After a delcious lunch at Apple Annies, friend and naturopath Shawna Clark, N.D. took me on a tour of Mariposa Market in Orillia Ontario.

After a delicious lunch at Apple Annies, friend and naturopath Shawna Clark, N.D. took me on a tour of the Mariposa Market in Orillia Ontario.

medical knowledge and  techniques.

Between all the above-mentioned visits, I spent one day in the big city of Toronto expressly to visit a friend from Dominica who had returned to Canada a few years earlier.  I had promised John in our Christmas correspondence some months earlier that we would get-together this time so I could bring him up-to-speed on the latest news on the Nature Island.

The GO transit systme is a great way to get around the Greater Toronto areas - it's convenient, economical and ecological!

The GO transit system is a great way to get around the Greater Toronto area – it’s convenient, economical and ecological!

On a beautiful Sunday morning, I took the GO train into downtown Toronto from Whitby and arrived at Union Station, not far from the CN Tower, just before midday.  John met me across busy , congested and construction-clogged Front Street.We headed to Le Marche, a cosmopolitan eatery nearby for a freshly prepared delicious lunch and an intensive two-hour chat. As I provided John with my latest perspectives on my  life as an expat in Dominica, he filled me in on his forays and projects.  It was no surprise when he informed me that he was writing a book because he has “had an unusual life.“

From John`s condo, the southerly Toronto skyline beyond St. James Cathedral portrays urban beauty at its finest in this booming metropolis.

From John`s condo, the southerly Toronto skyline beyond St. James Cathedral portrays urban beauty at its finest in this booming metropolis.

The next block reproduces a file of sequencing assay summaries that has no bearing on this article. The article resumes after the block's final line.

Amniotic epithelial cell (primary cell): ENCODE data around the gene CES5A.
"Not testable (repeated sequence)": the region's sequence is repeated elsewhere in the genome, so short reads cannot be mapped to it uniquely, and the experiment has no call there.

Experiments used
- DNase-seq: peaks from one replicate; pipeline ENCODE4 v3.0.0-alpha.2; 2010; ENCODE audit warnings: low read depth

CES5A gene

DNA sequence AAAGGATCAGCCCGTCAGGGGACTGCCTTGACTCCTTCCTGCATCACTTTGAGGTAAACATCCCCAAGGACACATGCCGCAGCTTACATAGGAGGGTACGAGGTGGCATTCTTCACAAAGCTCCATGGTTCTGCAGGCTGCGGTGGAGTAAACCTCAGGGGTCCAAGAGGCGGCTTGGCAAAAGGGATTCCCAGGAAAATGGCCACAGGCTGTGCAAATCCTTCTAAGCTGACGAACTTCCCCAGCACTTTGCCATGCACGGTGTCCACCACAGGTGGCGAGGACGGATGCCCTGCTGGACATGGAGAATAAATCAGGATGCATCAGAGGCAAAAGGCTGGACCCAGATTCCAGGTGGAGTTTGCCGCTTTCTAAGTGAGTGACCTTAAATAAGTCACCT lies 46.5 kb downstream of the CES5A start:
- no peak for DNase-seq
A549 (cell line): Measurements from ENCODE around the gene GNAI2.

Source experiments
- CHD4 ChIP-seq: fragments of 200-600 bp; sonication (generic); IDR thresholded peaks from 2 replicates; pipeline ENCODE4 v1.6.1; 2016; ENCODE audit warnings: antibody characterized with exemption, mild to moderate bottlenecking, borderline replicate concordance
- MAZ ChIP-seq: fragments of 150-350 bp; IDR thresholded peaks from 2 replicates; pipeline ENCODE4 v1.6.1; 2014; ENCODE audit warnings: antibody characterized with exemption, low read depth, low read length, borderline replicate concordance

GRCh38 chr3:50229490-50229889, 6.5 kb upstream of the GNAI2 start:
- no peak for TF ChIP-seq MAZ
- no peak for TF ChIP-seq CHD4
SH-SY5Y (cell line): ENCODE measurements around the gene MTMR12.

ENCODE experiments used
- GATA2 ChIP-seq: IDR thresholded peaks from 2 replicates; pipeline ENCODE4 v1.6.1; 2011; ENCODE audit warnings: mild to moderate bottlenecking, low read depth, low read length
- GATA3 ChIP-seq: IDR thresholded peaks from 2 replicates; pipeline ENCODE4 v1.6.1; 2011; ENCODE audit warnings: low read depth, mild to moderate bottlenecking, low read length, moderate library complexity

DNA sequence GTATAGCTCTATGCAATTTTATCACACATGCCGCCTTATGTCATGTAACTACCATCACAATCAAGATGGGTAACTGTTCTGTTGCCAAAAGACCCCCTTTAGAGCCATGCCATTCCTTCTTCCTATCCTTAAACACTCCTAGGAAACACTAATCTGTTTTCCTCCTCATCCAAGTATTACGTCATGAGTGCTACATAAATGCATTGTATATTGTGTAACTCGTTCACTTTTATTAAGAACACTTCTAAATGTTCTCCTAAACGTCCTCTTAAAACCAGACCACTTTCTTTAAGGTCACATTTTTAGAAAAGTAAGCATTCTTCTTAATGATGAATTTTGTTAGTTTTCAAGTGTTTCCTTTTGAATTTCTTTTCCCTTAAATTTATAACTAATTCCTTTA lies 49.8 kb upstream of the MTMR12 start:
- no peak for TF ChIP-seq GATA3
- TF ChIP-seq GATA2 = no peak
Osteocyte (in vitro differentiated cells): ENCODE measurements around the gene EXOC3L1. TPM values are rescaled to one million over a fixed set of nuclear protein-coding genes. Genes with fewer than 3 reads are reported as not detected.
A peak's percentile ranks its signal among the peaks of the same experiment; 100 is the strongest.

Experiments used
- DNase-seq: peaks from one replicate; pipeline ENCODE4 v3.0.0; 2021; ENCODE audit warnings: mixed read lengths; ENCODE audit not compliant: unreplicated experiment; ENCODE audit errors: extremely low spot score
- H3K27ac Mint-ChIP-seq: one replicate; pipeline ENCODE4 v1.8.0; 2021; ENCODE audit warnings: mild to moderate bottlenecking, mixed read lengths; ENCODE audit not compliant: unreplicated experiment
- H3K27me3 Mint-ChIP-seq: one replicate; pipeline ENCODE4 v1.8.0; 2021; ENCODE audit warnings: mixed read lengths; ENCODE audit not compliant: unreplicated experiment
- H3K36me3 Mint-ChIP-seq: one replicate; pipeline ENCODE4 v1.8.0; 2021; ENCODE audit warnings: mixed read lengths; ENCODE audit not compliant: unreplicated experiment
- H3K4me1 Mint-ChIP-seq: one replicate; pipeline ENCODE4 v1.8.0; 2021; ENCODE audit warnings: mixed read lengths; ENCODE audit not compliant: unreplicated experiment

I won’t give anything away, but I can’t wait to read it.

John Carson is a nonagenarian with boundless energy and a brilliant mind.  He spent about 25 years of his life in Dominica, with his wife Renie.

John is a nonagenarian with boundless energy and a brilliant mind. He spent more than 25 years of his life in Dominica with his late wife, Renee.

John is the kind of person who carries through with all of his goals.  All best wishes, John!

I think this is the VIA Rail train station in Kingston Ontario - my hometown.  You'll ave to excuse me -over the course of a few days and many kilometers,  I passed by quite a few!

I think this is the VIA Rail train station in Kingston Ontario – my hometown. You’ll have to excuse me if I am wrong: over the course of a few days and hundreds of kilometers, I passed by a few!

After all my pleasant meetings in central and eastern Ontario, it was time to go’ down east’.  On a clear Saturday morning, I boarded a VIA Rail train in Oshawa, just east of Toronto, en route to Quebec City where I would overnight before hopping aboard The Ocean to continue my rail  journey to Halifax, on the east coast.  It was a pleasant trip to Montreal, where I had one hour in between trains before the next departure to Quebec City.  My only complaint is that I was not aware that baggage could no longer be checked.  As such, I had to hoist my 20+ kilo suitcase on to the raised platform with minimal assistance.  In doing so, I twisted my back and coped with the pain for the rest of my Canadian visit.  Fortunately, I had visited my Canadian chiropractor, Dr. Leanne Bruni ,D.C. in Whitby  the day before, and she had set me straight.  Perhaps it is good that I had been adjusted before the start of the journey, otherwise it could have been much worse!

On the way to Montreal, I engaged in conversation with a young man who was sitting beside me.  He was returning from a quick overnight visit to Toronto to take in some of the World Pride events. I quickly discovered that he is a heavy metal musician with roots in jazz and classical.  From our discussion, he also disclosed that he was raised in two cultures with a French-Canadian mother and an English Canadian father – a genuine ‘Canuck’ if there ever was one! Although he looked the part of his style of music (body piercings, spiked hair etc.), he was a real gentleman – and even carried my heavy bag off of the train in Montreal! I have long ago learned not to judge people by their outward appearance – genuine souls reside in all guises!

The train transfer in Montreal was smooth and easy.  I also started to practise my French!  At first, I was a little shy, but it became easier during my two-day stay in Quebec.  You’ll hear more about it in subsequent posts.  I hope I will have made my French teachers at Alliance Francaise de la Dominique proud!